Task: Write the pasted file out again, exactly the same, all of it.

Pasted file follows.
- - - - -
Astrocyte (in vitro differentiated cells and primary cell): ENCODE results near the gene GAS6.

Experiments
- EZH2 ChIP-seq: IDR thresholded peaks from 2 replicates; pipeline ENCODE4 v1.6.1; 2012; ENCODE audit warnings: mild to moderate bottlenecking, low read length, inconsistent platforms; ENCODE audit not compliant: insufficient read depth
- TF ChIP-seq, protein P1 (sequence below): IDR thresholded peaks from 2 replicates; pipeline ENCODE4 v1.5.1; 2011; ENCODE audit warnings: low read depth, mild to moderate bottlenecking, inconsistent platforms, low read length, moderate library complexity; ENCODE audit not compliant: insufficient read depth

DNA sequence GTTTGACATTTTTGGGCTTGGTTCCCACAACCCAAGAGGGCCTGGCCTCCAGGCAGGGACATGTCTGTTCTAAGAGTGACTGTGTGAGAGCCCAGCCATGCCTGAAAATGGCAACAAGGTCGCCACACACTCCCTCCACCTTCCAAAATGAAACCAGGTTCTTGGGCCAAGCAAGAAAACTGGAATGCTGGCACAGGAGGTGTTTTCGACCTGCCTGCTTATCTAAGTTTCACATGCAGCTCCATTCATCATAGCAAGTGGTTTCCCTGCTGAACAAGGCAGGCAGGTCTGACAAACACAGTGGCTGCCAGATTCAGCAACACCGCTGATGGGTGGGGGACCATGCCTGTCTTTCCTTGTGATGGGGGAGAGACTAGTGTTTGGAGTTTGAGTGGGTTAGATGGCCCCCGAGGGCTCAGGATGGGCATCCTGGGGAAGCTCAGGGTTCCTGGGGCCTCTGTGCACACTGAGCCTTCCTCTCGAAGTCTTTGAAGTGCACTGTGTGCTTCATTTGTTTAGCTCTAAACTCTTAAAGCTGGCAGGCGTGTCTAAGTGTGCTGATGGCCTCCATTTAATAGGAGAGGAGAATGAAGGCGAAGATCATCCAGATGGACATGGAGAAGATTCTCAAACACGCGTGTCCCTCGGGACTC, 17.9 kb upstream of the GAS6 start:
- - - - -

Astrocyte (in vitro differentiated cells and primary cell): ENCODE results near the gene GAS6.

Experiments
- EZH2 ChIP-seq: IDR thresholded peaks from 2 replicates; pipeline ENCODE4 v1.6.1; 2012; ENCODE audit warnings: mild to moderate bottlenecking, low read length, inconsistent platforms; ENCODE audit not compliant: insufficient read depth
- TF ChIP-seq, protein P1 (sequence below): IDR thresholded peaks from 2 replicates; pipeline ENCODE4 v1.5.1; 2011; ENCODE audit warnings: low read depth, mild to moderate bottlenecking, inconsistent platforms, low read length, moderate library complexity; ENCODE audit not compliant: insufficient read depth

DNA sequence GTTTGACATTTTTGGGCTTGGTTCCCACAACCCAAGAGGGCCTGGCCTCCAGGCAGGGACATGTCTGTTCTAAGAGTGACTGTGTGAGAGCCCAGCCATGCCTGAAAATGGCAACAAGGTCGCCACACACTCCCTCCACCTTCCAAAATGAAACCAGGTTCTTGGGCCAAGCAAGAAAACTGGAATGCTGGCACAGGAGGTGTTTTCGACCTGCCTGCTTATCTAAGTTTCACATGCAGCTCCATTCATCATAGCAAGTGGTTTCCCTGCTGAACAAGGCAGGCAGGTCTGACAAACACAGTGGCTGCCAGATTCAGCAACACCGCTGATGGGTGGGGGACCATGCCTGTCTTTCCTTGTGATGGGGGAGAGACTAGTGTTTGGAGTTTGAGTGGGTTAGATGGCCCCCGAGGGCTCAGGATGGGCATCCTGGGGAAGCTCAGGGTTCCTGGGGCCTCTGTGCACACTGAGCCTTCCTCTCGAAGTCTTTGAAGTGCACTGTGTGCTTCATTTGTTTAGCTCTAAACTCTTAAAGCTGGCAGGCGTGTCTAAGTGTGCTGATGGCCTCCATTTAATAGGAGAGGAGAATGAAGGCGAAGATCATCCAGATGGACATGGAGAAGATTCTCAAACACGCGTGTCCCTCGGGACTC, 17.9 kb upstream of the GAS6 start: